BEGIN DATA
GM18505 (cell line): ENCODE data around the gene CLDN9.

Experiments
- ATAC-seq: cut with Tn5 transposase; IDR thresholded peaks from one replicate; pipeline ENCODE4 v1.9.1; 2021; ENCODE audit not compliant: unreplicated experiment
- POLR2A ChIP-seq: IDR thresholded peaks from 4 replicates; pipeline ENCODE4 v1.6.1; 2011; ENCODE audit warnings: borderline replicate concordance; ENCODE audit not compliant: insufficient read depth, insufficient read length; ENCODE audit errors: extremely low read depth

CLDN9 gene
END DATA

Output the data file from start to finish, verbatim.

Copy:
GM18505 (cell line): ENCODE data around the gene CLDN9.

Experiments
- ATAC-seq: cut with Tn5 transposase; IDR thresholded peaks from one replicate; pipeline ENCODE4 v1.9.1; 2021; ENCODE audit not compliant: unreplicated experiment
- POLR2A ChIP-seq: IDR thresholded peaks from 4 replicates; pipeline ENCODE4 v1.6.1; 2011; ENCODE audit warnings: borderline replicate concordance; ENCODE audit not compliant: insufficient read depth, insufficient read length; ENCODE audit errors: extremely low read depth

CLDN9 gene